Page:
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World-Traveling Brit Directs Play in White River Junction

State of the Arts


Published March 18, 2009 at 9:26 a.m.

Giles Ramsay
  • Giles Ramsay

Giles Ramsay is a prolific fellow: The London-based director and playwright regularly stages theatrical productions on three continents. But Ramsay, 43, has never staged an American play in the U.S. — until this month, when he directs The Glass Menagerie in Vermont.

The award-winning Tennessee Williams drama from 1944, which opens March 27 at Northern Stage in White River Junction, tells the story of a St. Louis family through the eyes of a struggling poet. Northern Stage Founding Artistic Director Brooke Ciardelli says Ramsay has an impressive working knowledge of American theater history and brings a fresh perspective to Williams’ quintessentially American script.

Menagerie isn’t Ramsay and Ciardelli’s first collaboration. Three years ago, the British director helped bring Northern Stage productions of the one-man play I Am My Own Wife to theater festivals in Scotland and Zimbabwe. In 2007, actors from that African nation, where Ramsay has worked for years, performed a version of Ovid’s Metamorphoses at Dartmouth College. And in February, Ciardelli taught at a new playwrights’ festival at Ramsay’s English alma mater, Durham University.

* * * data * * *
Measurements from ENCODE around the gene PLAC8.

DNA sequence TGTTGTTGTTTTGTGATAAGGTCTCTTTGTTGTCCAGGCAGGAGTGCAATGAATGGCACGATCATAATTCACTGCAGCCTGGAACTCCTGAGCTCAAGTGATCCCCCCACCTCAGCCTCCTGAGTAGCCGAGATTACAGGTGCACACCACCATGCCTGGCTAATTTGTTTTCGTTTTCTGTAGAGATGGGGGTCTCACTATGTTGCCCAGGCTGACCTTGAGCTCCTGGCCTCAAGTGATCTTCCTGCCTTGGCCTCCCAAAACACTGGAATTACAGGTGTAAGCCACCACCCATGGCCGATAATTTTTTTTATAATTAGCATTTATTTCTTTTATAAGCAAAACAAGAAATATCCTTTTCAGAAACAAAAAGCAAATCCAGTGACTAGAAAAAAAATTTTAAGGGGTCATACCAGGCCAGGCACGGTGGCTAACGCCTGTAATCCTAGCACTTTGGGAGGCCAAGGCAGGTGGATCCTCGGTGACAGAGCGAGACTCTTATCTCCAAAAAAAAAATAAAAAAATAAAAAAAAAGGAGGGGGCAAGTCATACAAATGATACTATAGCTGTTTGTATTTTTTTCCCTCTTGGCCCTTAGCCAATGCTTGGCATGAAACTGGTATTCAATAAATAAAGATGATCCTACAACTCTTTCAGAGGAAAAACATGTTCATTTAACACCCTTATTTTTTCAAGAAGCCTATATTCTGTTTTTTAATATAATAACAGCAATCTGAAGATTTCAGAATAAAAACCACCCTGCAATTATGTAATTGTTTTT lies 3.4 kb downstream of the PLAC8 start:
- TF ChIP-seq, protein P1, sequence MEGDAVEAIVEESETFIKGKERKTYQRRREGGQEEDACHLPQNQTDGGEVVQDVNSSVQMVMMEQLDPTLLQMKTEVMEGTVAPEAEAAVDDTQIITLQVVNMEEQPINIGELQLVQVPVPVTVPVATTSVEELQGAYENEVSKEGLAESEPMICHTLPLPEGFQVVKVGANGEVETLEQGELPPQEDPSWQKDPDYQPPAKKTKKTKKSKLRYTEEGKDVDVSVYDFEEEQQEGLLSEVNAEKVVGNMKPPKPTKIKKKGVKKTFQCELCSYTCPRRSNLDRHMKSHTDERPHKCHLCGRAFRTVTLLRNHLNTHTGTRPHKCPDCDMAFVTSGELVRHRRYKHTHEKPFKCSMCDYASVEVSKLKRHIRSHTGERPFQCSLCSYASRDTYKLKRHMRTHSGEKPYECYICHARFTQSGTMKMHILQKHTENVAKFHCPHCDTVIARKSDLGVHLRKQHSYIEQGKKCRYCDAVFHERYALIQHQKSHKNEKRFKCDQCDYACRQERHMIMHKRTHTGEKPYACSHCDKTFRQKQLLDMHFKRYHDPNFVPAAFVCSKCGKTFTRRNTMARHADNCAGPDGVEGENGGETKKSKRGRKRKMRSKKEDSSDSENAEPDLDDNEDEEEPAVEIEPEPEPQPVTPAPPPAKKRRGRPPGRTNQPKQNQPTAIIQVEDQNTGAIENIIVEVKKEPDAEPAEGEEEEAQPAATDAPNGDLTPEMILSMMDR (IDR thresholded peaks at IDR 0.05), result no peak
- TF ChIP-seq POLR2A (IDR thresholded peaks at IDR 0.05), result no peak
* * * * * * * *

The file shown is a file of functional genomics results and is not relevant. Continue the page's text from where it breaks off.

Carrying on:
Collaborating across continents can be tricky. Earlier this month, Ramsay flew to Vermont from Zimbabwe, where he’s directing the Sophocles play Oedipus Tyrannus. On April 6, he returns to see Oedipus, which he is staging with Developing Artists, a nonprofit he founded in 2001 to support actors in developing countries.

Ciardelli reports that she and Ramsay are already developing a new production. In a year or two, Northern Stage will present scenes from Giovanni Boccaccio’s The Decameron, a 14th century collection of tales written after the plague known as the Black Death. The show will feature an international cast from countries where Ramsay already works. Scripts will be workshopped via video blog.

Northern Stage and Developing Artists may have different missions, Ciardelli notes, but she and Ramsay have remarkably similar sensibilities. “It is as pure a collaboration as I’ve ever experienced,” she enthuses. “We’re both in this for the right reasons — we really want to make a difference on the planet — and we help each other expand the scope of impact that each of our organizations could have.”

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